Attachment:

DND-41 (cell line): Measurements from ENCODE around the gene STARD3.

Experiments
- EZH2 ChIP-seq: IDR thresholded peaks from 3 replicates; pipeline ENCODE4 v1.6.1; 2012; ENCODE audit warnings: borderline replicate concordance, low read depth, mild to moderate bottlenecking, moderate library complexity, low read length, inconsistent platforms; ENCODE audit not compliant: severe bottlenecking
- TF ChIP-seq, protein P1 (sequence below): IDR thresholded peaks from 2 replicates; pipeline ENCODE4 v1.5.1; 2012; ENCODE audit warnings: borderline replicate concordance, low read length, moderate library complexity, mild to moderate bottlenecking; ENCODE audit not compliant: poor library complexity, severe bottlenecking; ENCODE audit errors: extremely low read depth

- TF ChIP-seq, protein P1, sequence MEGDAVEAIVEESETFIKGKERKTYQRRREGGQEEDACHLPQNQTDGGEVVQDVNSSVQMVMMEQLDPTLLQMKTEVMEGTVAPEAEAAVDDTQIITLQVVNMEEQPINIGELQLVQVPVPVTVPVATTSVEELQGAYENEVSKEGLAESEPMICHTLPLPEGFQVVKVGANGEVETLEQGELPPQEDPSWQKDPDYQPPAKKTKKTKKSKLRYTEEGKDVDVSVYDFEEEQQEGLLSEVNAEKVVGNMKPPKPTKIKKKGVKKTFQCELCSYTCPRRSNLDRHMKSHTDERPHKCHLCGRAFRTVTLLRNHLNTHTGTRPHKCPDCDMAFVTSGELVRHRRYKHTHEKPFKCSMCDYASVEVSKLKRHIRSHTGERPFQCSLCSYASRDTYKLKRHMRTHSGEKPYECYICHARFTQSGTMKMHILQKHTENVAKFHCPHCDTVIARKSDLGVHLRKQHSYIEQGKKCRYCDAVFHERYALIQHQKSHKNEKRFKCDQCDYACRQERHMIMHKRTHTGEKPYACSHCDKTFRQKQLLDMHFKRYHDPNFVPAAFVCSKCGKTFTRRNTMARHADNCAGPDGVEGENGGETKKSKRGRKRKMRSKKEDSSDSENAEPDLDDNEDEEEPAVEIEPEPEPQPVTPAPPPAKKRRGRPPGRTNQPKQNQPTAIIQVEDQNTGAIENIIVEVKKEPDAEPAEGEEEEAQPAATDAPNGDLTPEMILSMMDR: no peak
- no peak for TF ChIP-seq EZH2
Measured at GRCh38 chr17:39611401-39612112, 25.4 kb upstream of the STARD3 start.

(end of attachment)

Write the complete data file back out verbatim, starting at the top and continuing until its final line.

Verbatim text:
DND-41 (cell line): Measurements from ENCODE around the gene STARD3.

Experiments
- EZH2 ChIP-seq: IDR thresholded peaks from 3 replicates; pipeline ENCODE4 v1.6.1; 2012; ENCODE audit warnings: borderline replicate concordance, low read depth, mild to moderate bottlenecking, moderate library complexity, low read length, inconsistent platforms; ENCODE audit not compliant: severe bottlenecking
- TF ChIP-seq, protein P1 (sequence below): IDR thresholded peaks from 2 replicates; pipeline ENCODE4 v1.5.1; 2012; ENCODE audit warnings: borderline replicate concordance, low read length, moderate library complexity, mild to moderate bottlenecking; ENCODE audit not compliant: poor library complexity, severe bottlenecking; ENCODE audit errors: extremely low read depth

- TF ChIP-seq, protein P1, sequence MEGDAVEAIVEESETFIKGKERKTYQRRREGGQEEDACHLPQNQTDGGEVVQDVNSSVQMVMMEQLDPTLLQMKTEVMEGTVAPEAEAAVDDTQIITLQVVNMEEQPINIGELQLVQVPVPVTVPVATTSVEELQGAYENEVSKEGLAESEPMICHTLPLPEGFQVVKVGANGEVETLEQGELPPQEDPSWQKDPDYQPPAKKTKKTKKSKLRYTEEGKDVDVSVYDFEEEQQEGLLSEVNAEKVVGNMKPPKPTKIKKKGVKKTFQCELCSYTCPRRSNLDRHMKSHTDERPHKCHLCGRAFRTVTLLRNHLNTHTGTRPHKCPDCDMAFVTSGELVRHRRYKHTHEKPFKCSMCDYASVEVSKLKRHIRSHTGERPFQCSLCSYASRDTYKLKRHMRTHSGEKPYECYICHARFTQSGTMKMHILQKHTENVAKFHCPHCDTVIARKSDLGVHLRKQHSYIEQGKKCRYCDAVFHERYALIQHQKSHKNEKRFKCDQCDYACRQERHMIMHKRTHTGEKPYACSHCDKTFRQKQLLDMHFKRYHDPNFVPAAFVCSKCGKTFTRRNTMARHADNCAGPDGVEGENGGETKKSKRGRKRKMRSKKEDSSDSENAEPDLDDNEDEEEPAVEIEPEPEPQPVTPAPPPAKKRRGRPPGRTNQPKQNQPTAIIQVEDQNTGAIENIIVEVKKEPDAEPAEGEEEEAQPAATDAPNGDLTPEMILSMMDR: no peak
- no peak for TF ChIP-seq EZH2
Measured at GRCh38 chr17:39611401-39612112, 25.4 kb upstream of the STARD3 start.